APD detectives to patrol, making up for officer shortage

FILE - Austin police vehicle (KXAN File Photo)
FILE - Austin police vehicle (KXAN File Photo)

AUSTIN (KXAN) — Facing recruiting challenges and a shortage of more than 100 positions, the Austin Police Department will be moving detectives and other non-patrol officers to the streets to boost the available manpower to respond to 911 calls.

“Nothing we do is more important than responding to 911 calls” said APD Commander Joseph Chacon.

As the population has exploded, the city and the department have struggled to fund and fill positions to keep pace. By asking detectives to work patrol for seven days at a time every four months, Chacon said it is a stopgap measure that helps serve the public’s safety and increase the amount of officers on the street with only a minimal impact on investigations.

“By taking them out for a short period of time, it does not negatively affect caseload for that one week,” said Chacon. “They can schedule their work, their interviews, their case flow around that week.”

But the Austin Police Association does not believe the move is the best way to bridge the staffing gap. Association President Ken Casaday called for better patrol staffing after criticism of recently fired officer Geoffrey Freeman in the deadly shooting of David Joseph. Though he is happy the department is addressing the patrol staffing issue, he said overtime pay for officers already working daily patrol would be the least disruptive and most efficient method.

APD said they were considering putting detectives on patrol even before Joseph’s death.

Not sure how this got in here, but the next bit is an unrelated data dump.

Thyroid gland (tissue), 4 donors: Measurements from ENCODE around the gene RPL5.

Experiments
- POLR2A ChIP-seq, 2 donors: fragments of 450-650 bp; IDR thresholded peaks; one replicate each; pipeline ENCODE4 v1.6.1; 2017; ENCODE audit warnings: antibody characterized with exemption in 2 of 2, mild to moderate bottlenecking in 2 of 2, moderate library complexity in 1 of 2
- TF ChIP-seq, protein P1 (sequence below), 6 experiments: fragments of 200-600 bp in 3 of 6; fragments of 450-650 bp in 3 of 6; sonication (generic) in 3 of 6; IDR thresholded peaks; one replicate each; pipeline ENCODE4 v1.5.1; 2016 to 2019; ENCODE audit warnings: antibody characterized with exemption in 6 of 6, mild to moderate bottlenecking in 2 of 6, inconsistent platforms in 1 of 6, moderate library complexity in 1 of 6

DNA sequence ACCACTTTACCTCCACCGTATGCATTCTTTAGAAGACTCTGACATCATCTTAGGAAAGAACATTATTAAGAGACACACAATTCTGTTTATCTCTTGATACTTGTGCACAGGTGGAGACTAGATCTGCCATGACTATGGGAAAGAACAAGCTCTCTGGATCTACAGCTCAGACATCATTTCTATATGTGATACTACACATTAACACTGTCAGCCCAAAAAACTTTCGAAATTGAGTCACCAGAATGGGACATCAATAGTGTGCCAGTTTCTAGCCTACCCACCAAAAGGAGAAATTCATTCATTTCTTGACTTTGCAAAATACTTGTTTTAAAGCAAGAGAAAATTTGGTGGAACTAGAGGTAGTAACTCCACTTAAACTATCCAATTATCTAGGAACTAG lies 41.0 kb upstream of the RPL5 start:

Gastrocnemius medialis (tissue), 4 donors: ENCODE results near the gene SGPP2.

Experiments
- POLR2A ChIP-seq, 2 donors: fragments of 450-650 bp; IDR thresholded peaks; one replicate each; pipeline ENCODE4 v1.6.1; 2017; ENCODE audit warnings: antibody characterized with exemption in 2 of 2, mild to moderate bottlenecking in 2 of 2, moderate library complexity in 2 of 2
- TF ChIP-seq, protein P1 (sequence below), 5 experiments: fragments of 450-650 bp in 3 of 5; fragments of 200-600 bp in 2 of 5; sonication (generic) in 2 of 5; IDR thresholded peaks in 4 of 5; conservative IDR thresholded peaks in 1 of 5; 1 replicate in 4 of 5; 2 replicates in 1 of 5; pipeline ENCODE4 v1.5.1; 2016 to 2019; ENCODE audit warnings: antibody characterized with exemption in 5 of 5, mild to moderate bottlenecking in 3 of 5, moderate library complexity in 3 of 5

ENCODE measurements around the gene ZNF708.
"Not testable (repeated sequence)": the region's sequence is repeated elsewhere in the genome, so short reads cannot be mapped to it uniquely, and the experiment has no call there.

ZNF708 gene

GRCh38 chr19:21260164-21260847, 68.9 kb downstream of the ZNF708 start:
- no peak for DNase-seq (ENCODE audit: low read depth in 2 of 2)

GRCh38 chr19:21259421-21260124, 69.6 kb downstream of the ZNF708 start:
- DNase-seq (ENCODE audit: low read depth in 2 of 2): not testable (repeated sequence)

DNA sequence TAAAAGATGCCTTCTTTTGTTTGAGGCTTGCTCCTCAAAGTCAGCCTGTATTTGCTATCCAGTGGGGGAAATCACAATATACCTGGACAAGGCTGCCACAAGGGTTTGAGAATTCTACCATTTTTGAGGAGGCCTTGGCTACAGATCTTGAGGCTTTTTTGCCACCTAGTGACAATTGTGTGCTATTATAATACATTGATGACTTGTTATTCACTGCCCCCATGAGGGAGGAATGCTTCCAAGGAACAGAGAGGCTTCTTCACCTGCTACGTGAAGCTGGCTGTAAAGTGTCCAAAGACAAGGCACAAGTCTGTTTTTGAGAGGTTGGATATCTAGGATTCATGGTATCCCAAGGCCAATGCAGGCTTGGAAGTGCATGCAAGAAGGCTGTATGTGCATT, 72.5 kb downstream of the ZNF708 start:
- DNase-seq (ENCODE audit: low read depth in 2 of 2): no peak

“We are saying there is money for overtime and there should be money for overtime,” said Casaday. “The city says the department has it and the department says they do not. So someone is not being honest.”

Chacon said although they do try to limit overtime, they do pay officers overtime when necessary and it was not the driving factor in the decision to have detectives patrol.

“This is more about consistency. We know we are going to have a good, strong base of officers working,” said Chacon.

Some detectives on the department have not worked patrol in years and the department will require brief training, a refresher course of sorts, for updated policies. Many detectives wear plain clothes to work, but will be required to wear the standard duty uniform while on patrol. Casaday said detectives will be issued Tasers for patrol and must re-familiarize themselves with the patrol cars that have undergone technological changes over the years. He believes the issue of backfilling patrol positions is an issue that must be worked out when the collective bargaining agreement ends in 2017.

“There are lots of things I don’t think the department thought about when they chose this method,” he said. “[Detectives] are not thrilled with it, but they understand they are police officers and they have to do what the chief tells them to do.”

According to APD, there are 290 designated detective positions and 1,237 officers. There are 656 authorized positions assigned to patrol.

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